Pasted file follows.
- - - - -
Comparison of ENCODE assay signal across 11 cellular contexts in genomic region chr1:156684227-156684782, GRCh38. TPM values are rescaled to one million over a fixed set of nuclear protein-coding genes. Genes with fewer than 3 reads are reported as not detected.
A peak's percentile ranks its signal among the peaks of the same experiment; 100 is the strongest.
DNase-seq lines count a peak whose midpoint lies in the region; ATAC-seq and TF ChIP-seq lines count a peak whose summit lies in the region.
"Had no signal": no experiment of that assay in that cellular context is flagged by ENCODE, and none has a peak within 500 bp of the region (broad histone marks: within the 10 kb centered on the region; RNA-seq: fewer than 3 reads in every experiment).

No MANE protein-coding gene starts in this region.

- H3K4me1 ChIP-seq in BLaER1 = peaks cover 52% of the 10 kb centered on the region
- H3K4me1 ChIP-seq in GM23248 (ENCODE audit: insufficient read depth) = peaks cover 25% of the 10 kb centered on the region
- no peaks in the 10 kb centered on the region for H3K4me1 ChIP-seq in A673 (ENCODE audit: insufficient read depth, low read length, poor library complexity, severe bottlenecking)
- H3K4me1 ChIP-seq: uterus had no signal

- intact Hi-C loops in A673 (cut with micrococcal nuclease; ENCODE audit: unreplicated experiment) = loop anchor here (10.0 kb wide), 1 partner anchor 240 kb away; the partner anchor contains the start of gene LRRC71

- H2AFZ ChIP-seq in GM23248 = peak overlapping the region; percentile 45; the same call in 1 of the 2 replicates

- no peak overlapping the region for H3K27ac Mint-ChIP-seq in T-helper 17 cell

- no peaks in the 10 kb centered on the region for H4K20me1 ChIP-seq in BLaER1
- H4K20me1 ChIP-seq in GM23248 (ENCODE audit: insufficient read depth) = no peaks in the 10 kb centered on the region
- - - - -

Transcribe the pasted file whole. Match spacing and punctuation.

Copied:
Comparison of ENCODE assay signal across 11 cellular contexts in genomic region chr1:156684227-156684782, GRCh38. TPM values are rescaled to one million over a fixed set of nuclear protein-coding genes. Genes with fewer than 3 reads are reported as not detected.
A peak's percentile ranks its signal among the peaks of the same experiment; 100 is the strongest.
DNase-seq lines count a peak whose midpoint lies in the region; ATAC-seq and TF ChIP-seq lines count a peak whose summit lies in the region.
"Had no signal": no experiment of that assay in that cellular context is flagged by ENCODE, and none has a peak within 500 bp of the region (broad histone marks: within the 10 kb centered on the region; RNA-seq: fewer than 3 reads in every experiment).

No MANE protein-coding gene starts in this region.

- H3K4me1 ChIP-seq in BLaER1 = peaks cover 52% of the 10 kb centered on the region
- H3K4me1 ChIP-seq in GM23248 (ENCODE audit: insufficient read depth) = peaks cover 25% of the 10 kb centered on the region
- no peaks in the 10 kb centered on the region for H3K4me1 ChIP-seq in A673 (ENCODE audit: insufficient read depth, low read length, poor library complexity, severe bottlenecking)
- H3K4me1 ChIP-seq: uterus had no signal

- intact Hi-C loops in A673 (cut with micrococcal nuclease; ENCODE audit: unreplicated experiment) = loop anchor here (10.0 kb wide), 1 partner anchor 240 kb away; the partner anchor contains the start of gene LRRC71

- H2AFZ ChIP-seq in GM23248 = peak overlapping the region; percentile 45; the same call in 1 of the 2 replicates

- no peak overlapping the region for H3K27ac Mint-ChIP-seq in T-helper 17 cell

- no peaks in the 10 kb centered on the region for H4K20me1 ChIP-seq in BLaER1
- H4K20me1 ChIP-seq in GM23248 (ENCODE audit: insufficient read depth) = no peaks in the 10 kb centered on the region